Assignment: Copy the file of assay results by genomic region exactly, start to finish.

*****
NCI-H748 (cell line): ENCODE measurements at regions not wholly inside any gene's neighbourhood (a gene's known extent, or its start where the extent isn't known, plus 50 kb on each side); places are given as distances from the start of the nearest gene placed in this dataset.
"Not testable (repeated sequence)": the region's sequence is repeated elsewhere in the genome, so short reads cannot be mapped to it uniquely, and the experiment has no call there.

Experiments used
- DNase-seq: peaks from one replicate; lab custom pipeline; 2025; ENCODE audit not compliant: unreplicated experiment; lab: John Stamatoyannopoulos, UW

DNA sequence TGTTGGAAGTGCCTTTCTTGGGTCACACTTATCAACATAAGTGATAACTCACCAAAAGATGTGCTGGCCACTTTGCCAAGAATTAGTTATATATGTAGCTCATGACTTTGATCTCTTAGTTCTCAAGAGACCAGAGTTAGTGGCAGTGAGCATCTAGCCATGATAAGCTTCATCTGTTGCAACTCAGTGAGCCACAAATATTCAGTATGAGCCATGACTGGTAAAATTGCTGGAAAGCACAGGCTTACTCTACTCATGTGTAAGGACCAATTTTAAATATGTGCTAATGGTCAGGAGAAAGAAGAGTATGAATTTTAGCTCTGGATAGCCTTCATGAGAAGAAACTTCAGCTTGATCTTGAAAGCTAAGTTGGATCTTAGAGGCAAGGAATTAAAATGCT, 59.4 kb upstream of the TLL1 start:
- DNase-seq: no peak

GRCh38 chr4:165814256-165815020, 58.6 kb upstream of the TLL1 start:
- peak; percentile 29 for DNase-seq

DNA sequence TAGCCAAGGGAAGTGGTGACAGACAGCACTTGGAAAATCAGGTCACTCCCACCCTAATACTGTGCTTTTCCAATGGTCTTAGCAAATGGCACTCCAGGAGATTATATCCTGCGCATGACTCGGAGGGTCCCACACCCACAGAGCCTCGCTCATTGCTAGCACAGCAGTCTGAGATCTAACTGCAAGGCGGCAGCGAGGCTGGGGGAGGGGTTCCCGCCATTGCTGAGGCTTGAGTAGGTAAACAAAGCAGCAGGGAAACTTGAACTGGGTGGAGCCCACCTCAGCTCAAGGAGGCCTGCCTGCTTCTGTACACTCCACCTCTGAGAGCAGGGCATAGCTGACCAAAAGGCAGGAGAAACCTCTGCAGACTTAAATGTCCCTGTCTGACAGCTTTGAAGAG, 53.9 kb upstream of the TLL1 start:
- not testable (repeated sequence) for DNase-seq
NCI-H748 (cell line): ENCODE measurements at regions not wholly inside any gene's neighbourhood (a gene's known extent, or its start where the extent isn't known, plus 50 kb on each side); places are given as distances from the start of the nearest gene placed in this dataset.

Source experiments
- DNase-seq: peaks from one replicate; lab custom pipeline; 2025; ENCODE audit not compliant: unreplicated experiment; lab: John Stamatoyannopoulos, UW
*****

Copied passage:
NCI-H748 (cell line): ENCODE measurements at regions not wholly inside any gene's neighbourhood (a gene's known extent, or its start where the extent isn't known, plus 50 kb on each side); places are given as distances from the start of the nearest gene placed in this dataset.
"Not testable (repeated sequence)": the region's sequence is repeated elsewhere in the genome, so short reads cannot be mapped to it uniquely, and the experiment has no call there.

Experiments used
- DNase-seq: peaks from one replicate; lab custom pipeline; 2025; ENCODE audit not compliant: unreplicated experiment; lab: John Stamatoyannopoulos, UW

DNA sequence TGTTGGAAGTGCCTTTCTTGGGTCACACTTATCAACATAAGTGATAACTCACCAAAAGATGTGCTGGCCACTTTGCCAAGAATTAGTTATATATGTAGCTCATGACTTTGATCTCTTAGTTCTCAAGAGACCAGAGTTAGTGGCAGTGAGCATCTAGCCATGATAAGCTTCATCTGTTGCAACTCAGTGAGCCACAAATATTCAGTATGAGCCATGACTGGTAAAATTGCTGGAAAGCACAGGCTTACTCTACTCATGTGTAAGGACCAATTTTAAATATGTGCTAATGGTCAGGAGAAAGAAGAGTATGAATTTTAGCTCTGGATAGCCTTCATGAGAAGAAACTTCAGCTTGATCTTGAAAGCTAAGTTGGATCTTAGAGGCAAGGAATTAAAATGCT, 59.4 kb upstream of the TLL1 start:
- DNase-seq: no peak

GRCh38 chr4:165814256-165815020, 58.6 kb upstream of the TLL1 start:
- peak; percentile 29 for DNase-seq

DNA sequence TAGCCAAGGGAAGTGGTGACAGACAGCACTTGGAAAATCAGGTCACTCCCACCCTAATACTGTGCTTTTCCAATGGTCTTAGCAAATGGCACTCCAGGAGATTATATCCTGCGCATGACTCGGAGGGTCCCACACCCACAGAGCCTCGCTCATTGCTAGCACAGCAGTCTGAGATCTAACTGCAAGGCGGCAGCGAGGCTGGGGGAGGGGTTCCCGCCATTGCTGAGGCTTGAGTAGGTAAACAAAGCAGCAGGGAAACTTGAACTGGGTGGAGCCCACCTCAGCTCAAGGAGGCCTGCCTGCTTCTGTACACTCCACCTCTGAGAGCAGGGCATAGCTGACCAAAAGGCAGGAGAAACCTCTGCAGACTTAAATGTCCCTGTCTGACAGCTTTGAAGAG, 53.9 kb upstream of the TLL1 start:
- not testable (repeated sequence) for DNase-seq
NCI-H748 (cell line): ENCODE measurements at regions not wholly inside any gene's neighbourhood (a gene's known extent, or its start where the extent isn't known, plus 50 kb on each side); places are given as distances from the start of the nearest gene placed in this dataset.

Source experiments
- DNase-seq: peaks from one replicate; lab custom pipeline; 2025; ENCODE audit not compliant: unreplicated experiment; lab: John Stamatoyannopoulos, UW